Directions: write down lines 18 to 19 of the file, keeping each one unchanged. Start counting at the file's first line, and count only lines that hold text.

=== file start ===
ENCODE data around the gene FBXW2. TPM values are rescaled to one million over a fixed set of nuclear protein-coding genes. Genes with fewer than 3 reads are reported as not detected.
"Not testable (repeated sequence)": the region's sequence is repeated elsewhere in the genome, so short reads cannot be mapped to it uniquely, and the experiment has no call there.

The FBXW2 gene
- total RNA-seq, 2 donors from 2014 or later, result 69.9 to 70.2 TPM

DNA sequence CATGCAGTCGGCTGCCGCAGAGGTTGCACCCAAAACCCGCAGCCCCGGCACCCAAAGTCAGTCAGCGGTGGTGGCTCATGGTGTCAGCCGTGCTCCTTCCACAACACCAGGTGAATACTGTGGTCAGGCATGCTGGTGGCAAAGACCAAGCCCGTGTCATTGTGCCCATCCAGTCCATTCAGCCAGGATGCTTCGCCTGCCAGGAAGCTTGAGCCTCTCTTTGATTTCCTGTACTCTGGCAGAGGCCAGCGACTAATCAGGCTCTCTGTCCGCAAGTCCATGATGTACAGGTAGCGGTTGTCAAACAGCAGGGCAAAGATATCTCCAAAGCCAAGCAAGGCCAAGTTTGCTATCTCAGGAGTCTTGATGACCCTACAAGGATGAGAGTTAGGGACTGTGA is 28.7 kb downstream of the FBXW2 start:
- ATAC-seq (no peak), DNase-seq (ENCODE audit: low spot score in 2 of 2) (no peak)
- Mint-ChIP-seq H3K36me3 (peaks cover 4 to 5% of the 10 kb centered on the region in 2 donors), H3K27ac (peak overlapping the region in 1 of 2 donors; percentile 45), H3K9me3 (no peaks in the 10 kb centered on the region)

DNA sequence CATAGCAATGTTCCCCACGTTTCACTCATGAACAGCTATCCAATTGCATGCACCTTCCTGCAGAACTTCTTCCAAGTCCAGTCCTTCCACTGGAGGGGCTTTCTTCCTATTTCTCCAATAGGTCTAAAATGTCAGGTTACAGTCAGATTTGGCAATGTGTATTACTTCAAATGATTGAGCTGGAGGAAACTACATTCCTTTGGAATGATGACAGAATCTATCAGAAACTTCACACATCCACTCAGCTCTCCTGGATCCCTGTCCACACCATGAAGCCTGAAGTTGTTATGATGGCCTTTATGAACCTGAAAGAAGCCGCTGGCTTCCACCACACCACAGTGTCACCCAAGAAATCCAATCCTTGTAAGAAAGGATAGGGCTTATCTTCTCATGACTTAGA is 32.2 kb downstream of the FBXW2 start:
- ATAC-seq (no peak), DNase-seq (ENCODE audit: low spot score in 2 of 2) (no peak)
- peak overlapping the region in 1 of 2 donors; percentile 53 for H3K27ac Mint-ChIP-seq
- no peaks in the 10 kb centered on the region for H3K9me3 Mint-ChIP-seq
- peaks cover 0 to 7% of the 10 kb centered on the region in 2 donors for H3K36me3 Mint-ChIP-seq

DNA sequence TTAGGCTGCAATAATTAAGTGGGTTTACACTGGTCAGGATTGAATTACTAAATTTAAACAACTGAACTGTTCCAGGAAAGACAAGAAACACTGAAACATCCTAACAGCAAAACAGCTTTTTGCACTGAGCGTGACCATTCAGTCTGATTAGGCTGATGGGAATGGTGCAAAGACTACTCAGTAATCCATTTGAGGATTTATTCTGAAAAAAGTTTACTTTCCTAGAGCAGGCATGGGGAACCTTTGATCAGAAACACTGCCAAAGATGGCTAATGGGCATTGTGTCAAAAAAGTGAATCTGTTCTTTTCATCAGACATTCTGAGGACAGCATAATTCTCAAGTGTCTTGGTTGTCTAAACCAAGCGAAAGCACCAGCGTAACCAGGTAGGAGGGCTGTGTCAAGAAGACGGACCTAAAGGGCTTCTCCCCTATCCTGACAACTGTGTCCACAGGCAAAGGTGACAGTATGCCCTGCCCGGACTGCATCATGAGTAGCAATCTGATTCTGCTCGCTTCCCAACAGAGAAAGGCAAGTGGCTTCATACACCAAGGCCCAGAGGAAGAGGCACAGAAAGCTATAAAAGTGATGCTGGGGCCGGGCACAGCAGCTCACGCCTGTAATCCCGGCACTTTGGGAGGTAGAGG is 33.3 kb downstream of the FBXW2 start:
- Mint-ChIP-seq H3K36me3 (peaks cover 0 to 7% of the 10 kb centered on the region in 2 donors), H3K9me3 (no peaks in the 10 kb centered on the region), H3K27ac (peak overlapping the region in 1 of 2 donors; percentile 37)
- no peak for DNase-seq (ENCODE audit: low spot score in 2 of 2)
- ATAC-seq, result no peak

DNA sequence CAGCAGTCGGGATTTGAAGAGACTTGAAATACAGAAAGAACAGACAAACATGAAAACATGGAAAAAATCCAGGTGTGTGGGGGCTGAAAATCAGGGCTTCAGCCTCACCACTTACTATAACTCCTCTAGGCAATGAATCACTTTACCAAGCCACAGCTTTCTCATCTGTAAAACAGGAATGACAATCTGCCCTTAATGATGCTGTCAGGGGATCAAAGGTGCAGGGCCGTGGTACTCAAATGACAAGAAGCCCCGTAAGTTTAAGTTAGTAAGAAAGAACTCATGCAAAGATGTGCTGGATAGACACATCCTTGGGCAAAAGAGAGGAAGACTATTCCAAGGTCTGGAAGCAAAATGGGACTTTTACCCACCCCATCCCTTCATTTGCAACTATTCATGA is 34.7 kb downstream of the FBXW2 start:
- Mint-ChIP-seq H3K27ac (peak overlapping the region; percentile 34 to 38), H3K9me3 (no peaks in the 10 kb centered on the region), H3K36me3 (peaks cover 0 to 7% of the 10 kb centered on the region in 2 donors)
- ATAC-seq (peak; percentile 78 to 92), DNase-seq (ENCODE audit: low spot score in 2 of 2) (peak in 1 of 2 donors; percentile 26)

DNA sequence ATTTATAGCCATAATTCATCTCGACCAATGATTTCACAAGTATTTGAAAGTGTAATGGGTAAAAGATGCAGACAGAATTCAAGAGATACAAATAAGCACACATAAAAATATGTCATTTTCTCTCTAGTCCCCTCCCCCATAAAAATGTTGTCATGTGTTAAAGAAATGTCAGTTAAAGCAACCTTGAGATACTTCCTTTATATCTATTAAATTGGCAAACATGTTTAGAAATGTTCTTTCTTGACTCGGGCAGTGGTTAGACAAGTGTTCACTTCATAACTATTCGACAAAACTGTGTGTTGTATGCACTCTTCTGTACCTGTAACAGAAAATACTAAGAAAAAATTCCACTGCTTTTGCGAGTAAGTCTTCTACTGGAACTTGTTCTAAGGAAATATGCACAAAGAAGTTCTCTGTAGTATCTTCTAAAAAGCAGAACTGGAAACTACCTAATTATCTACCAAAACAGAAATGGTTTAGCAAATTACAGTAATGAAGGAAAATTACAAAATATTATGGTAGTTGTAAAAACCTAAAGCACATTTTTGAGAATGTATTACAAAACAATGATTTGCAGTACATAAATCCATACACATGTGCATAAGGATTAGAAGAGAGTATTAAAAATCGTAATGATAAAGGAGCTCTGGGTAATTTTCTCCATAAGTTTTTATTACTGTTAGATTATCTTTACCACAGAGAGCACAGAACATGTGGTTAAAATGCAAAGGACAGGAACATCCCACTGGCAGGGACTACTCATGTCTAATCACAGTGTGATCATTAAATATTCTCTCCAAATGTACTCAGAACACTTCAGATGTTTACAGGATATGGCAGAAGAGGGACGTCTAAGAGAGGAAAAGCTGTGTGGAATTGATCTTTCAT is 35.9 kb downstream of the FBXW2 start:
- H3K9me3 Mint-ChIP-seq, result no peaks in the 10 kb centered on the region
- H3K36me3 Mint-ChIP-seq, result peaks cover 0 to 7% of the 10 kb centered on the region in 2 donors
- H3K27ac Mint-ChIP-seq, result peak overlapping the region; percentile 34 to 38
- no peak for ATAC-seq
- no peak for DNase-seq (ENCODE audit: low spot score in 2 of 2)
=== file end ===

- Mint-ChIP-seq H3K27ac (peak overlapping the region; percentile 34 to 38), H3K9me3 (no peaks in the 10 kb centered on the region), H3K36me3 (peaks cover 0 to 7% of the 10 kb centered on the region in 2 donors)
- ATAC-seq (peak; percentile 78 to 92), DNase-seq (ENCODE audit: low spot score in 2 of 2) (peak in 1 of 2 donors; percentile 26)